Public testimonials can also create unrealistic expectations of therapy, especially when clients feel a responsibility to give “rave reviews,” which is one currency of the online review environment.
Therapy can definitely change lives, and sometimes dramatically. However, a one or two paragraph review in praise of the therapist is bound to be an oversimplification, and can make it sound like there is little effort, difficulty, or time involved in the therapy, which is rarely the case for significant and lasting change.
A certain amount of discomfort, sacrifice, and challenge is normal in therapy. While therapists try to titrate and work through these more difficult parts of the experience, things are not always predictable and a person’s ability to persist and trust the process may not prevail. This can occasionally result in clients leaving therapy precipitously, before they have a chance for repair, or even before being able to say goodbye in a more measured way. Rather than working it out with the therapist, a client in that situation may instead choose to vent their experience via a negative review. This again will almost certainly be an oversimplification.
Of course there are bound to be cases in which therapists did not handle the situation as well as they could have, but on reading a review it may be hard to distinguish meaningful complaints from more subjective ones. This is true to some extent for all reviews, but I believe there is more potential for destructive reviews of therapists both because therapy can be a very subjective experience and because the emotional stakes are higher. (For serious breaches of therapeutic responsibility there are formal channels of reporting, such as state licensing agencies).
Another problem is that many therapists avoid online review sites for these reasons or from other ethical concerns.
According to a poll conducted by Psyched In San Francisco in 2015, almost half of the therapists that responded said that they refused to participate in review sites. So relying on those sites alone could eliminate one out of two therapists from your consideration. Furthermore, many of the most experienced therapists don’t need online or review-site exposure since they have established practices. By using these sources one could easily be missing some of the most qualified practitioners.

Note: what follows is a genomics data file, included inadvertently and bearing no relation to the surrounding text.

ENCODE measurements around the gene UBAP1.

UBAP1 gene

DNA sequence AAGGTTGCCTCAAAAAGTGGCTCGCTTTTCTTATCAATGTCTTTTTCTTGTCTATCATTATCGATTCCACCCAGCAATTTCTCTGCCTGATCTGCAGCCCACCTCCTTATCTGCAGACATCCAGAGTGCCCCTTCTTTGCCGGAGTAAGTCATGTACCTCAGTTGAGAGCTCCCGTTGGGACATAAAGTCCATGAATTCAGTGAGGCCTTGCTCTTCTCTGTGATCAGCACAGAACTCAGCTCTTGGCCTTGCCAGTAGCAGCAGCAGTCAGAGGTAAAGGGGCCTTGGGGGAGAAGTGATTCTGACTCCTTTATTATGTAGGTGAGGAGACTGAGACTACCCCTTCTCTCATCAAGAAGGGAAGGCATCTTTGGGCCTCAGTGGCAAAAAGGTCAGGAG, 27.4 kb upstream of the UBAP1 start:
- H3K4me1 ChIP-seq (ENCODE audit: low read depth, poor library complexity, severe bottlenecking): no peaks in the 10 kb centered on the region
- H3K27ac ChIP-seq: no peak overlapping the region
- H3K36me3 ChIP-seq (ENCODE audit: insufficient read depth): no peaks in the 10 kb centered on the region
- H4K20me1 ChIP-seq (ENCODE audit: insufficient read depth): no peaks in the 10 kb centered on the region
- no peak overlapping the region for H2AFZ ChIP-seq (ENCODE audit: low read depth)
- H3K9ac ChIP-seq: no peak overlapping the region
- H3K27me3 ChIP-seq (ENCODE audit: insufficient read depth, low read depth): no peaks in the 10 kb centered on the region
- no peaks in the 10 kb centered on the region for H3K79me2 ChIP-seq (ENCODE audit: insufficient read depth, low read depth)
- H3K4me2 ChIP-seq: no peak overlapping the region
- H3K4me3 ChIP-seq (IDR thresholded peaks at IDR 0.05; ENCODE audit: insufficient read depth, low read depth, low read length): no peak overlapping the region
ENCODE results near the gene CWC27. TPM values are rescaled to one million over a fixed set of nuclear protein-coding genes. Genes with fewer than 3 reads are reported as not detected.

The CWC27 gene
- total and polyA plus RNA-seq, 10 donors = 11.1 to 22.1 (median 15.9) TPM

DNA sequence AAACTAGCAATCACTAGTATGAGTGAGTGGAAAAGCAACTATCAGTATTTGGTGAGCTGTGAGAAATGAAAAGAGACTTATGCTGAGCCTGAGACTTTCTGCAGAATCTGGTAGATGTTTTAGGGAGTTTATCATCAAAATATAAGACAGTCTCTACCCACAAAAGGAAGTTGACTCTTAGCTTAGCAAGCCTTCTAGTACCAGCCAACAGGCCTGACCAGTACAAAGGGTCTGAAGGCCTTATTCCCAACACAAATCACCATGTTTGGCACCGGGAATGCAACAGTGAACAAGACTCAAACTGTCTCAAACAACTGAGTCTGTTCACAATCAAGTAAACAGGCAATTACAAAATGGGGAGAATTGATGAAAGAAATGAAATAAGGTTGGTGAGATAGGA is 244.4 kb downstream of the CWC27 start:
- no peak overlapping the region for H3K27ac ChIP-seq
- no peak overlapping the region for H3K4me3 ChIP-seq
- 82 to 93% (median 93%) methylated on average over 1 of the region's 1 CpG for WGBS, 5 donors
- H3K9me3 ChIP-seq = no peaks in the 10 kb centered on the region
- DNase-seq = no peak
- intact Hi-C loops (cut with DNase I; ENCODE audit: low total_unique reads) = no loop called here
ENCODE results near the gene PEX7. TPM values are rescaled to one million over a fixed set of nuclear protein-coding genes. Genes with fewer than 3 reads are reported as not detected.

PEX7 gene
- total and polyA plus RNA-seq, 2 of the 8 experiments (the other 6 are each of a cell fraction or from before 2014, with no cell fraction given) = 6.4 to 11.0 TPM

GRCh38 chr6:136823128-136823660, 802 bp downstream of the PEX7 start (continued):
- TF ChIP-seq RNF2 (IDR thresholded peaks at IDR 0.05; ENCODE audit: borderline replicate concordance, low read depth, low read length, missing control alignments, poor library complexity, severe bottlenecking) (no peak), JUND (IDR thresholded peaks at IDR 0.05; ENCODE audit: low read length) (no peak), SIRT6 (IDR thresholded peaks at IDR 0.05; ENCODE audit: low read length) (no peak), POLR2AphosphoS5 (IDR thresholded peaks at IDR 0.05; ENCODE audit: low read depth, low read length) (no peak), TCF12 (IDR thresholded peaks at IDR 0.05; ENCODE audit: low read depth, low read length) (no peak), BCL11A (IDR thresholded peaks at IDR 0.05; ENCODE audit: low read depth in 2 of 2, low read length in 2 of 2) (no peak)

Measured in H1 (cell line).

Though certainly fraught with their own problems and shortcomings, online dating and apps like Tinder have become major breeding grounds for relationships — close to the same rate as meeting through personal connections. These are equivalent to the listing sites for therapists. But would you start a relationship with someone based on online ratings and testimonials from strangers? Maybe that day will come, but I for one, am not looking forward to it.
Consider the old-fashioned way: word of mouth. This might mean risking a little more vulnerability, but people who care about you will appreciate your reaching out for help. And people you trust are more likely to recommend a therapist that you would trust also. If you know someone who is or has been in therapy you can ask them for a recommendation, especially if they’ve had a good experience. If their therapist isn’t right for you, or you don’t want to see the same person, maybe the therapist can recommend some others. A trusted internist or family doctor may also be able to give you some referrals.